The Eruption of Mt. Vepoovius

If only babies could learn to write while still in the womb.  Glow-in-the-dark pens might work, or maybe even a Lite-Brite.  That way when they finally arrive, they could eliminate all of their cryptic cries with a simple note:  Dear Mom, you haven’t changed my diaper in several hours.  Please clean up this mess. Love, Junior.

Alas, we’re left with our continuing checklist to discover what is bothering our little one.

The Diaper.  Check for a wet/dirty diaper or a rash. Sometimes the diaper is too TIGHT, so try loosening the tabs slightly.  Of course, you don’t want the diaper to be too loose either, as Mt. Vepoovius may erupt and leak down your baby’s legs and back, causing more crying. (And it’s never easy to clean up the volcanic lava of baby poop.) Some babies pull off their own diaper by prying on the tabs, so always put pants on a baby during crib time.  Maybe we need to rethink diaper tabs and consider metal safety locks.

Hair. Sometimes a mother’s long hair can get wrapped around her baby’s fingers or toes and drive him crazy.  You can’t figure out what is causing the tears until you finally discover an entangled hair.  Your hair can also get stuck in your baby’s mouth, which can understandably be irritating.  Since he has no teeth yet, he can’t even use it for dental floss.  It is a good idea to keep your hair tied back when you are holding your baby.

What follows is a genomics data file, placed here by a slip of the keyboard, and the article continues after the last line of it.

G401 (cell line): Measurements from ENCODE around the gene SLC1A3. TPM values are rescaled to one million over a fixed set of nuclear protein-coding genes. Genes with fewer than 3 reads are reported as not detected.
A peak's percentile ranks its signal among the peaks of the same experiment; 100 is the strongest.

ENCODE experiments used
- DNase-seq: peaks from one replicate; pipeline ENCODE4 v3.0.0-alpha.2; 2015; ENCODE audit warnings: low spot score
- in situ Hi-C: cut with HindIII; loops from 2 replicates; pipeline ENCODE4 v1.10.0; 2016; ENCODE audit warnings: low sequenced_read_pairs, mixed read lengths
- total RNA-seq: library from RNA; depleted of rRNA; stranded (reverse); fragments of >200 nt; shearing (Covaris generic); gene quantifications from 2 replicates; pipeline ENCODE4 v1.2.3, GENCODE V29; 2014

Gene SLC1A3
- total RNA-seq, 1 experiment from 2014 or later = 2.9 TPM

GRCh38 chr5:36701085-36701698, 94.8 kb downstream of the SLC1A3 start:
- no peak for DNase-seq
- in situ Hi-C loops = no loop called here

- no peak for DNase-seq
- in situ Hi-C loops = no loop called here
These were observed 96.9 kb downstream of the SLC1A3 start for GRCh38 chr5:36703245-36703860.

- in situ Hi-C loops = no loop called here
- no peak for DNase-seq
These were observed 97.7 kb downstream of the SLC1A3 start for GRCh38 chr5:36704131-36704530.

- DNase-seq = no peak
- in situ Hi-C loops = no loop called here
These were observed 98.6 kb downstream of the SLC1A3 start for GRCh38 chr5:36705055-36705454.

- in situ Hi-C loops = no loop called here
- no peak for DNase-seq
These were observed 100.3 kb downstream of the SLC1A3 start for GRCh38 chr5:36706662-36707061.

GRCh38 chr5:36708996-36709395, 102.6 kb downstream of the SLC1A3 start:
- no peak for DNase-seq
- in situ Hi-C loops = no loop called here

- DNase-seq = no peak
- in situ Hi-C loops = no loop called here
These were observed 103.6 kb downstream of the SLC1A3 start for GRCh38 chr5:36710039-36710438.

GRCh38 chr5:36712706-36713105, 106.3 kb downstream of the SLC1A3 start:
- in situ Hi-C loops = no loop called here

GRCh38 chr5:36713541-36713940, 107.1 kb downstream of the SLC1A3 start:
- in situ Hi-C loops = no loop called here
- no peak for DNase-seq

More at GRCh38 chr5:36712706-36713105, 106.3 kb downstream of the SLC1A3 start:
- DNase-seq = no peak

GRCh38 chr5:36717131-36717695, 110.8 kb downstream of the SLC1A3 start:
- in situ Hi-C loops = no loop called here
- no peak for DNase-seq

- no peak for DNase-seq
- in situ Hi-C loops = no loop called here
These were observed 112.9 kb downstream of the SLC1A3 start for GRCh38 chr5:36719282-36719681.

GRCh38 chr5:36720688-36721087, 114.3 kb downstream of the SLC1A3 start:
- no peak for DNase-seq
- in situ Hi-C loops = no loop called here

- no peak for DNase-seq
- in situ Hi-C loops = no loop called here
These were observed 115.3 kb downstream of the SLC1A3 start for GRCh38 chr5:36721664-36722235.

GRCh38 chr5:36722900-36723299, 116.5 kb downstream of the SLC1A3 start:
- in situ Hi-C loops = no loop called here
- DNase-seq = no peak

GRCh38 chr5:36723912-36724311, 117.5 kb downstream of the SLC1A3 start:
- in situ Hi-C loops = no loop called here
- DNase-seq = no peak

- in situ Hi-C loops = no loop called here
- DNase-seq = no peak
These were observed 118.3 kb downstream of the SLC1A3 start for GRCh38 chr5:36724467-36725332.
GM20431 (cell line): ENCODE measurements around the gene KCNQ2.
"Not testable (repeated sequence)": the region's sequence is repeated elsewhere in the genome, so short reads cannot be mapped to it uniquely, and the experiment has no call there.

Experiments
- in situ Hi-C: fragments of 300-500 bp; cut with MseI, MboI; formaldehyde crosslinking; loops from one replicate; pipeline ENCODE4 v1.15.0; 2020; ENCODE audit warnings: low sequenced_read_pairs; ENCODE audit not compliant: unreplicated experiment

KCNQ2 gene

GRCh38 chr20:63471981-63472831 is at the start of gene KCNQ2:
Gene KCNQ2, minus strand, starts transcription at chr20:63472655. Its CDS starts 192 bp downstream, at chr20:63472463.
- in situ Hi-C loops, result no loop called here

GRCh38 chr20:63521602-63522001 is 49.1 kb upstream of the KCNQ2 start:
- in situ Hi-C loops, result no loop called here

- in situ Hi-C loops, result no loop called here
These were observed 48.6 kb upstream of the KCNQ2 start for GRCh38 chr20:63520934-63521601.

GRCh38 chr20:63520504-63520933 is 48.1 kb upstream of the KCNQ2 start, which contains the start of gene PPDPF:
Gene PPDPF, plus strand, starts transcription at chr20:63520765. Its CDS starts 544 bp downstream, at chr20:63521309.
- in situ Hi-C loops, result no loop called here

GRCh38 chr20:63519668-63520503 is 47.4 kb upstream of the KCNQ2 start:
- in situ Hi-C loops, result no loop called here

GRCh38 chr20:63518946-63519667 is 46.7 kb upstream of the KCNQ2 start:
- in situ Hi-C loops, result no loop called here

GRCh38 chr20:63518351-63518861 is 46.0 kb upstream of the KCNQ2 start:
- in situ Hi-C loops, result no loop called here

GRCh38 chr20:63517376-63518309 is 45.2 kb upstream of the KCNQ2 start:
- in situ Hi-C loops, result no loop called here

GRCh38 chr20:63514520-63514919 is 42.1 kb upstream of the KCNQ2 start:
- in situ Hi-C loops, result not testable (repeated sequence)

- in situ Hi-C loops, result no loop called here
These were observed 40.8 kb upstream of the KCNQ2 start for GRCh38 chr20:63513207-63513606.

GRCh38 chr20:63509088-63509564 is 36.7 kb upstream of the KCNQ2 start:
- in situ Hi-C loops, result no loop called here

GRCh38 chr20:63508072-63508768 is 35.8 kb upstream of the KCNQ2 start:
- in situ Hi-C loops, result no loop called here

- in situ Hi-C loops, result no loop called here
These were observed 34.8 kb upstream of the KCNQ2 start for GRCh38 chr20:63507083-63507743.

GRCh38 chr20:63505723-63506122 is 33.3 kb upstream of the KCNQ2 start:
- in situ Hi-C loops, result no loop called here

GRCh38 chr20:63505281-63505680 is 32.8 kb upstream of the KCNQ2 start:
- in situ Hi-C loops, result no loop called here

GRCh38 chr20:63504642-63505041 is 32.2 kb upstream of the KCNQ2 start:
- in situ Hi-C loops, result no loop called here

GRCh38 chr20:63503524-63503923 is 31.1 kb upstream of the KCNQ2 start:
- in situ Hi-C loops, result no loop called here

The Clothes.  Some babies become extremely irritated by the tags on their clothes.  It never hurts to remove tags just to see if that was causing the crying.  (I know that when I get irritated by a tag on my clothes, removing the tag always makes me stop crying.) You can completely avoid this problem by only buying TAGLESS clothing.  In rare cases, babies can be allergic to the materials in their clothes, such as cotton.  This condition would manifest itself by an eczema-like skin rash. 

The Burp.  Gas is a common reason for fussiness in babies.  Burping a baby is not just an “old wives’ tale.”  Let me assure you, babies do need to burp, and sometimes this causes ear-piercing screams. 

To measure the State of Burposity of your baby, determine how many burps make him happy.  You don’t have to stop at just one. Nitrogen Babies are gassier than others and require five or more burps. (Warning: Do not light a match near one of these babies.) If you burp your baby and he is still fussy, keep going.  

Sometimes your baby will need to be burped much later after you already fed and burped him.  When a baby is sleeping peacefully after a feeding and wakes up suddenly crying, it usually indicates a gas bubble.

While there are many useful burping techniques, I only found one to be fail-proof with my own children. As soon as you are done feeding your baby, support his neck and chin (to keep the head upright) while gently lifting him up in the air over your head.  This move may seem strange, but it causes the air bubbles to rise to the top quickly. Bring him back down to snuggle towards your body.  Now repeatedly pat the middle of his back in the rhythm of a heartbeat.  Many moms are too afraid to pat hard enough.  You shouldn’t whack your child, but the pat should be firm enough that you actually hear a thumping sound.  If your touch is TOO light, you will be tapping until he leaves for college.

Check back next week for even more help with baby cries…




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